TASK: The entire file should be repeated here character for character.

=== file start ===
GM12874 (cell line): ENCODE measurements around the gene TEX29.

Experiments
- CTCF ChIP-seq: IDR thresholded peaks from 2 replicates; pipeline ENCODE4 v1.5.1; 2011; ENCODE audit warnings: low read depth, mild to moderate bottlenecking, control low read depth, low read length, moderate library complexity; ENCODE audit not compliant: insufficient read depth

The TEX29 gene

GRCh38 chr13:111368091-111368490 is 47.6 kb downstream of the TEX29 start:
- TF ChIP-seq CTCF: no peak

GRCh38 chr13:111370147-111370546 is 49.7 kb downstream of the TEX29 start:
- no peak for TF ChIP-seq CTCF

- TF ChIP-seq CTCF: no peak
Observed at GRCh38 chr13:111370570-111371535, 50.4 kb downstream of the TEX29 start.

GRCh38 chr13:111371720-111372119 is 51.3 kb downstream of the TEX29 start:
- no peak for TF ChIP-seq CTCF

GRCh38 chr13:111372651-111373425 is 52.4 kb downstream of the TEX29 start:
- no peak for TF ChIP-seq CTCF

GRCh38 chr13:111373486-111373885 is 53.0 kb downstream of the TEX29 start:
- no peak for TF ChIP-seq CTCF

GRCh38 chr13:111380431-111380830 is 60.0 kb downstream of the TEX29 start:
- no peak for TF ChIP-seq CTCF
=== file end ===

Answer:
GM12874 (cell line): ENCODE measurements around the gene TEX29.

Experiments
- CTCF ChIP-seq: IDR thresholded peaks from 2 replicates; pipeline ENCODE4 v1.5.1; 2011; ENCODE audit warnings: low read depth, mild to moderate bottlenecking, control low read depth, low read length, moderate library complexity; ENCODE audit not compliant: insufficient read depth

The TEX29 gene

GRCh38 chr13:111368091-111368490 is 47.6 kb downstream of the TEX29 start:
- TF ChIP-seq CTCF: no peak

GRCh38 chr13:111370147-111370546 is 49.7 kb downstream of the TEX29 start:
- no peak for TF ChIP-seq CTCF

- TF ChIP-seq CTCF: no peak
Observed at GRCh38 chr13:111370570-111371535, 50.4 kb downstream of the TEX29 start.

GRCh38 chr13:111371720-111372119 is 51.3 kb downstream of the TEX29 start:
- no peak for TF ChIP-seq CTCF

GRCh38 chr13:111372651-111373425 is 52.4 kb downstream of the TEX29 start:
- no peak for TF ChIP-seq CTCF

GRCh38 chr13:111373486-111373885 is 53.0 kb downstream of the TEX29 start:
- no peak for TF ChIP-seq CTCF

GRCh38 chr13:111380431-111380830 is 60.0 kb downstream of the TEX29 start:
- no peak for TF ChIP-seq CTCF